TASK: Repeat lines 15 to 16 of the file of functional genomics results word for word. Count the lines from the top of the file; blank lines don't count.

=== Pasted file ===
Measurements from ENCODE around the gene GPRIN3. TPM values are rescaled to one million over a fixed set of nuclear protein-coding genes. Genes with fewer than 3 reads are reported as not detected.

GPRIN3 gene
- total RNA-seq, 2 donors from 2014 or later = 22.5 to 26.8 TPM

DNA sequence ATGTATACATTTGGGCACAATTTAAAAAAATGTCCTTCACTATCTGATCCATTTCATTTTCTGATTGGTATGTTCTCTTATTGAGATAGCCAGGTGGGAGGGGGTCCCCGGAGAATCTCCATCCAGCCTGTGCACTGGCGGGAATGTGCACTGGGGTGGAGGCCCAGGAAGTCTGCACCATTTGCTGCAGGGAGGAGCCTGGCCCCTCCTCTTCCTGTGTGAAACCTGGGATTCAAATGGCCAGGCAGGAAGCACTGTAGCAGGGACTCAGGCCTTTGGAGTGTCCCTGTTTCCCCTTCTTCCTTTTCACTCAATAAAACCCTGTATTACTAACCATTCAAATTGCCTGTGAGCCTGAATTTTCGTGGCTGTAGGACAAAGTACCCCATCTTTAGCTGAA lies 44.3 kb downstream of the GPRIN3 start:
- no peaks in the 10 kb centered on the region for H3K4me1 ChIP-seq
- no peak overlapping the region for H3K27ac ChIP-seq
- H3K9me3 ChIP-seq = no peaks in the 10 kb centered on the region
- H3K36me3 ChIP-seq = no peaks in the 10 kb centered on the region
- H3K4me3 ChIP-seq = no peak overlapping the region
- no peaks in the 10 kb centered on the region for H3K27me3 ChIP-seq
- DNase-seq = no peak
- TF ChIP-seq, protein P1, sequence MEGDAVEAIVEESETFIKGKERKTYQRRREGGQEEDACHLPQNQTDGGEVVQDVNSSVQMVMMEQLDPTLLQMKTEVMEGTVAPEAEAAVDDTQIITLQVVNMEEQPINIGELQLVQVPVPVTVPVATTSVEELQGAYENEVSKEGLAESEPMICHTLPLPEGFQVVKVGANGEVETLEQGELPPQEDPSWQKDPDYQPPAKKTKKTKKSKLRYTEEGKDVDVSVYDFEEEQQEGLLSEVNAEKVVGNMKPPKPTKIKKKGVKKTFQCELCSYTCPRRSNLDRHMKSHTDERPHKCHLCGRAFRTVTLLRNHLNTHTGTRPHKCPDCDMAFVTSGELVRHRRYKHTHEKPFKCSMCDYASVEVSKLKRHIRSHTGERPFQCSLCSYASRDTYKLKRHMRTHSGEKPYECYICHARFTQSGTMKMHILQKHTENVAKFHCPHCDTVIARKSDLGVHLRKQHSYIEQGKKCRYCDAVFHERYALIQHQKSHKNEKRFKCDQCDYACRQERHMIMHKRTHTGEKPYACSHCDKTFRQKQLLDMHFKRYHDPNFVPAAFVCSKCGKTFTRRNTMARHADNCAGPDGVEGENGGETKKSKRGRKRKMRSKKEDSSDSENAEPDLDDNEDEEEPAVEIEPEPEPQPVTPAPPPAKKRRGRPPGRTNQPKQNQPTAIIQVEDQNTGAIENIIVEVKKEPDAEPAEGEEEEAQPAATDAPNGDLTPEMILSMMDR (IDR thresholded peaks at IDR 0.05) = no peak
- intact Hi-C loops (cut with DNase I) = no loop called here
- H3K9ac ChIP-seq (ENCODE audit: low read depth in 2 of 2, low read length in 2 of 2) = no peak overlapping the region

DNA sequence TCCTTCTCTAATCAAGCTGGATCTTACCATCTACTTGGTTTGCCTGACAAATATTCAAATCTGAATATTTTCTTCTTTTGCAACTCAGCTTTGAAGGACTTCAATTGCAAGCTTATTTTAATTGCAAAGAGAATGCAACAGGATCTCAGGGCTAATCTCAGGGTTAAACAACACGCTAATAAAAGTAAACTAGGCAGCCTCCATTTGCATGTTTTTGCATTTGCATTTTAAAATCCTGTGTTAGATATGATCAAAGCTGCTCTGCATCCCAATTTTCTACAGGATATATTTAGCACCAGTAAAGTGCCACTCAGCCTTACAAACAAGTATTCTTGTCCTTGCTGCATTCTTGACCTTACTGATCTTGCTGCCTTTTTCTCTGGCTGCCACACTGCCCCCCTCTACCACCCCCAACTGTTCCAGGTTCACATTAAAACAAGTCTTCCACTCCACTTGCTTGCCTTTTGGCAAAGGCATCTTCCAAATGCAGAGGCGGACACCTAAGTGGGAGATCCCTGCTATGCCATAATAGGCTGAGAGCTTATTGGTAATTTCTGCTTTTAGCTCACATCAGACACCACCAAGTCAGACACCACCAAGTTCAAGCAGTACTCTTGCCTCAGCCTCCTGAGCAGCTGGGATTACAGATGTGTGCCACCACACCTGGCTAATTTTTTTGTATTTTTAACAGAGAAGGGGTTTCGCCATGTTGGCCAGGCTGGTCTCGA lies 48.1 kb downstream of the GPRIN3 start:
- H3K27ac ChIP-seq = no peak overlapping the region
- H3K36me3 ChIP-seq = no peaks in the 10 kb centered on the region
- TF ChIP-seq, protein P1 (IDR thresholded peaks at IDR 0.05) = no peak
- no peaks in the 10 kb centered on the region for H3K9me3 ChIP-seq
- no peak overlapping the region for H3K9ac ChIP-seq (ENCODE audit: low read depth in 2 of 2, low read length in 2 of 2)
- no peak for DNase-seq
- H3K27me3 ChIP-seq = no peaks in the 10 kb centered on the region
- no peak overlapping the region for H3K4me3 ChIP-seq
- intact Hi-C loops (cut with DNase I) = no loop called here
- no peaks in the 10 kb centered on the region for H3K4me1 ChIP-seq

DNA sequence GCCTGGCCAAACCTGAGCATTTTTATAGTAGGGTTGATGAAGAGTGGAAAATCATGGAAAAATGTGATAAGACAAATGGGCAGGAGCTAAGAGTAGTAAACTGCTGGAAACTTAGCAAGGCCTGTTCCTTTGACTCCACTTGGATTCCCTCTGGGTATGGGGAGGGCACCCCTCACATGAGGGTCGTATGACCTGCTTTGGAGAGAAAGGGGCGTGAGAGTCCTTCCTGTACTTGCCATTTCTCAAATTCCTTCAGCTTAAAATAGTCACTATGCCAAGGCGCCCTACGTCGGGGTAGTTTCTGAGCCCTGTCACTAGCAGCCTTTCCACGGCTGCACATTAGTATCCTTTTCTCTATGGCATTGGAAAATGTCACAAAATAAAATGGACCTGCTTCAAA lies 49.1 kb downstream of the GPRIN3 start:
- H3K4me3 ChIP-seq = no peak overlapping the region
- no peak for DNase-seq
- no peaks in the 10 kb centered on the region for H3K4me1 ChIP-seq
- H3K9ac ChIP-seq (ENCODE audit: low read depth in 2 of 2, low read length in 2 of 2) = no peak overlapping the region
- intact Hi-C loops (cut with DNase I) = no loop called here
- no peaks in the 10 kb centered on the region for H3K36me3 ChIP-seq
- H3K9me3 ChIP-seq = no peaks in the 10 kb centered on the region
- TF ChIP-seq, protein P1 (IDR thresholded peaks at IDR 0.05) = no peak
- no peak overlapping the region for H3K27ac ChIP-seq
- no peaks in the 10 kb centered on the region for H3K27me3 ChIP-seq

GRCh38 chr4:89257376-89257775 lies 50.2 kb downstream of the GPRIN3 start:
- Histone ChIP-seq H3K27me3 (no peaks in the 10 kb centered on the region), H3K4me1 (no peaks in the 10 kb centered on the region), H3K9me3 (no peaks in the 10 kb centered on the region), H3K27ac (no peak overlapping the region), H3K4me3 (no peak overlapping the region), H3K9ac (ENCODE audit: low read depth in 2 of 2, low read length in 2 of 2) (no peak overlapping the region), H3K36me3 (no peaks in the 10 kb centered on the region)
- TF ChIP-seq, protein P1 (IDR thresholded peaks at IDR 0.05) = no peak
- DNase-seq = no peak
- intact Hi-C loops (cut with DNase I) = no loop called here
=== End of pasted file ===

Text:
DNA sequence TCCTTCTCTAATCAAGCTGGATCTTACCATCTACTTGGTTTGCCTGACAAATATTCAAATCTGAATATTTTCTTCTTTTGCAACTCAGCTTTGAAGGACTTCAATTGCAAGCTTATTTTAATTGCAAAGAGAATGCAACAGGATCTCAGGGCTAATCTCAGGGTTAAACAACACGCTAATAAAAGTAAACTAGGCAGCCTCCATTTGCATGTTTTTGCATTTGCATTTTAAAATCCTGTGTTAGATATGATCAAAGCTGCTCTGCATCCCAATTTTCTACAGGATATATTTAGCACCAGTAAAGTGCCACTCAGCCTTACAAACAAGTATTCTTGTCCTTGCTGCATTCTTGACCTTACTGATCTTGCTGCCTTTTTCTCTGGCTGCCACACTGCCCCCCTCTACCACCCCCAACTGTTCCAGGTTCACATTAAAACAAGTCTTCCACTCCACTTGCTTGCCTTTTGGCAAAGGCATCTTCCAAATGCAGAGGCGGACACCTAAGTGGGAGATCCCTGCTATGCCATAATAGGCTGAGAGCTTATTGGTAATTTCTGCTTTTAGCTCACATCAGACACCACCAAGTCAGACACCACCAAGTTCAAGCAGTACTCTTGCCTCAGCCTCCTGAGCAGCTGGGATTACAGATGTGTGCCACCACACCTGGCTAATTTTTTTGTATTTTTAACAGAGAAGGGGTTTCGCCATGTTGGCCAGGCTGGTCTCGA lies 48.1 kb downstream of the GPRIN3 start:
- H3K27ac ChIP-seq = no peak overlapping the region